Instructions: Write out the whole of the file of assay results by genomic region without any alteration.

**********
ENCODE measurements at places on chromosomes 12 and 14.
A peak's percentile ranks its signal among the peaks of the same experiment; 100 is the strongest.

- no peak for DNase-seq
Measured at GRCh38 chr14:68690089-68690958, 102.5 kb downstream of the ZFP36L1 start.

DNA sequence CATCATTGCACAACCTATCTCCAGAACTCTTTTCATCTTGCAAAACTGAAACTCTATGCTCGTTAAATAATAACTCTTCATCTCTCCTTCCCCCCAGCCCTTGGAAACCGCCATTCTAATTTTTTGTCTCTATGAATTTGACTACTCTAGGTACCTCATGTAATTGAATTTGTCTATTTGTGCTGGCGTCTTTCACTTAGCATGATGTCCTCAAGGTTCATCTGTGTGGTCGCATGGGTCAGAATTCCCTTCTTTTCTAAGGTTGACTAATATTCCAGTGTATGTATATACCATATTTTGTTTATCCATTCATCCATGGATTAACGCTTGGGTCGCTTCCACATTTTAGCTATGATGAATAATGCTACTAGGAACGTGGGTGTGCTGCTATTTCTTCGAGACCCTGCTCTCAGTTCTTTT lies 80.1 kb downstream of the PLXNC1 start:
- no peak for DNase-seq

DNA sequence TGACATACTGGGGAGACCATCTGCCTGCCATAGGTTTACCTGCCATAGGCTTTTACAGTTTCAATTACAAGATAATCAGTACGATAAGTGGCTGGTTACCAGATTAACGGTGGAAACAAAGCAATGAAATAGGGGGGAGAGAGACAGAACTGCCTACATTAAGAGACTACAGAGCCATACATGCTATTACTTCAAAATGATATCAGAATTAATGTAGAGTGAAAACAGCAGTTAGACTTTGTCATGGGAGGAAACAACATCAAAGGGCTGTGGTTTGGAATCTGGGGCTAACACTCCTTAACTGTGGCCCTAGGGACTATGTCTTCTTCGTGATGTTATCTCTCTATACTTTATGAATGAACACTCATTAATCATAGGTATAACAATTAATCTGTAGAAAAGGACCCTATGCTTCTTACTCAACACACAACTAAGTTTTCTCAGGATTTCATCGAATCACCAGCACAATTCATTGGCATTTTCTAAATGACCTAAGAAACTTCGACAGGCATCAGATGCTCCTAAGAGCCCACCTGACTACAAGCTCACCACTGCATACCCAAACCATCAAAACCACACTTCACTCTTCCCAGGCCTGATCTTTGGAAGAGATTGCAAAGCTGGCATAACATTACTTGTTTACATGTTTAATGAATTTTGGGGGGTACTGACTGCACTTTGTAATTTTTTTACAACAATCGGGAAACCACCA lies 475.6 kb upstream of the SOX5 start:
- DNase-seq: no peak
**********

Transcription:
ENCODE measurements at places on chromosomes 12 and 14.
A peak's percentile ranks its signal among the peaks of the same experiment; 100 is the strongest.

- no peak for DNase-seq
Measured at GRCh38 chr14:68690089-68690958, 102.5 kb downstream of the ZFP36L1 start.

DNA sequence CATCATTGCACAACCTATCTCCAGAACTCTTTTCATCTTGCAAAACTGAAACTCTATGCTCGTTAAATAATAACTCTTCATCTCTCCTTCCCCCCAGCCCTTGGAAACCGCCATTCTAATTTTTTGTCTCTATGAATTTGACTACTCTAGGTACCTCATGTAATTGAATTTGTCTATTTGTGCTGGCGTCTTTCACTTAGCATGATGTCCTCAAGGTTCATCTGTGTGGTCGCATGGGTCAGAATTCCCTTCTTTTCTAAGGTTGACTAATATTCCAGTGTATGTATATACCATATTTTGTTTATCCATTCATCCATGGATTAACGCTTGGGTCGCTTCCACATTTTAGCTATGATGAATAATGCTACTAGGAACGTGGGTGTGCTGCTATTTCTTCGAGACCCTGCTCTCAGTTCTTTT lies 80.1 kb downstream of the PLXNC1 start:
- no peak for DNase-seq

DNA sequence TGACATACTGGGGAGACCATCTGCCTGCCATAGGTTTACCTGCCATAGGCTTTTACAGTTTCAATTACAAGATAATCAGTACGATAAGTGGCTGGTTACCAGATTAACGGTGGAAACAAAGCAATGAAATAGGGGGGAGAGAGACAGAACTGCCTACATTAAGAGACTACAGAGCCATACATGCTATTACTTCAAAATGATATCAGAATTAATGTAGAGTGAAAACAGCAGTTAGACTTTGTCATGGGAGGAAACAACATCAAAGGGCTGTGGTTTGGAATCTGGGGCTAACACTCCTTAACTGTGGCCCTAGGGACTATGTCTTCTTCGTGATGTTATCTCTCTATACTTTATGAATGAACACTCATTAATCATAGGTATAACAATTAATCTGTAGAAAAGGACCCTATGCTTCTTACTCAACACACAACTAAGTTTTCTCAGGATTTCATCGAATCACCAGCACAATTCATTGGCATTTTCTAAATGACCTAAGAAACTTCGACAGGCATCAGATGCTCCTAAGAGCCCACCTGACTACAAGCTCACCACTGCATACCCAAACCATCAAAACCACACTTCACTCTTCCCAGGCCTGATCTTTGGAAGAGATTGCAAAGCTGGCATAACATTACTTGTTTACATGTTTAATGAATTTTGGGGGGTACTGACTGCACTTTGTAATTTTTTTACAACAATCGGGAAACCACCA lies 475.6 kb upstream of the SOX5 start:
- DNase-seq: no peak